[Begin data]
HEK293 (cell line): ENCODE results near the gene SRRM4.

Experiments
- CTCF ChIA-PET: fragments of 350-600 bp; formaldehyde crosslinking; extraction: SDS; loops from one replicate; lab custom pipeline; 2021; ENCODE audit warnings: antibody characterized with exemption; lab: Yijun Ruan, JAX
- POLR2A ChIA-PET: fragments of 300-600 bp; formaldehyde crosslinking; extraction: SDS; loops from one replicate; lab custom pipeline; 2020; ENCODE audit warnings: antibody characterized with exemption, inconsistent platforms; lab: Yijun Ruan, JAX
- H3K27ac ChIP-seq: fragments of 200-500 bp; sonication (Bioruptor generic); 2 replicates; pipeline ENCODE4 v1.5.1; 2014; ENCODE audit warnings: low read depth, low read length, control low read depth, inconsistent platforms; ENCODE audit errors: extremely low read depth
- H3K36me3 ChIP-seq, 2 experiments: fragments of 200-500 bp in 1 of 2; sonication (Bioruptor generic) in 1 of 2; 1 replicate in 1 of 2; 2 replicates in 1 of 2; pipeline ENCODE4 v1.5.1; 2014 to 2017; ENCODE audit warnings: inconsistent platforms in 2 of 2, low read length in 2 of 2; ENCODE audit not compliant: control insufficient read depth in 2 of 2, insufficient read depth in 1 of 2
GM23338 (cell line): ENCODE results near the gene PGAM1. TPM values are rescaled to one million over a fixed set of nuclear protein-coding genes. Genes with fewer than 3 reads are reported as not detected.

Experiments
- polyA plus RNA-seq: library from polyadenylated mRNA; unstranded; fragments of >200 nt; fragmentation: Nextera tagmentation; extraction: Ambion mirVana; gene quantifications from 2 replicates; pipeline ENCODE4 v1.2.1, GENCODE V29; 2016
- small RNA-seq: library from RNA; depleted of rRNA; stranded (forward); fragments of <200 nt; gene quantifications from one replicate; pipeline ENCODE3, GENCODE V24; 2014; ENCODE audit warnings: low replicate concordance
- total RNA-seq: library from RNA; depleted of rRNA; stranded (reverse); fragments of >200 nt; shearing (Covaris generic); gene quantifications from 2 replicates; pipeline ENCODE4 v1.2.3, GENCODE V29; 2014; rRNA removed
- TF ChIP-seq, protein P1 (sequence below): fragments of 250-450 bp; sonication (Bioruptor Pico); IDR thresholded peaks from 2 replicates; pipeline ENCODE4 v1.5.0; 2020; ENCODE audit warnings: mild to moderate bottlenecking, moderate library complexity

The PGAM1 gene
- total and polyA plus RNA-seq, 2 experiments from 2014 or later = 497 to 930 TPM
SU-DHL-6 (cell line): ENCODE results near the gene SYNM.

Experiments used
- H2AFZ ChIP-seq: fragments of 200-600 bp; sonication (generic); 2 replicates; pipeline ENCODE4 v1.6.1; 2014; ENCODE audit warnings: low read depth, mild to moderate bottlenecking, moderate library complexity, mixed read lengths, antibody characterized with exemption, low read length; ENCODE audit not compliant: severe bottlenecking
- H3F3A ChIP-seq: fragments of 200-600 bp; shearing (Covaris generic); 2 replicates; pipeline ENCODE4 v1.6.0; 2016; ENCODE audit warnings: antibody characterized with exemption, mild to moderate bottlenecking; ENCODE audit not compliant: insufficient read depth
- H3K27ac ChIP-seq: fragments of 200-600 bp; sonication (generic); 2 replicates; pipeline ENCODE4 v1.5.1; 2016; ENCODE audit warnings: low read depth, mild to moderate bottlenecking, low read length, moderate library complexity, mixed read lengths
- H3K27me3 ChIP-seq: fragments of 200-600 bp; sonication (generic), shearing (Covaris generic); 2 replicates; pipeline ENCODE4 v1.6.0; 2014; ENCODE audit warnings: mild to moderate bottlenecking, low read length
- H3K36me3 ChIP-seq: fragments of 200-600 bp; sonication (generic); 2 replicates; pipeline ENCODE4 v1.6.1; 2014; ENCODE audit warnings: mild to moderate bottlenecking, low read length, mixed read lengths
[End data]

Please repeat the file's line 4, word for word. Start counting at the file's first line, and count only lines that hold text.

- POLR2A ChIA-PET: fragments of 300-600 bp; formaldehyde crosslinking; extraction: SDS; loops from one replicate; lab custom pipeline; 2020; ENCODE audit warnings: antibody characterized with exemption, inconsistent platforms; lab: Yijun Ruan, JAX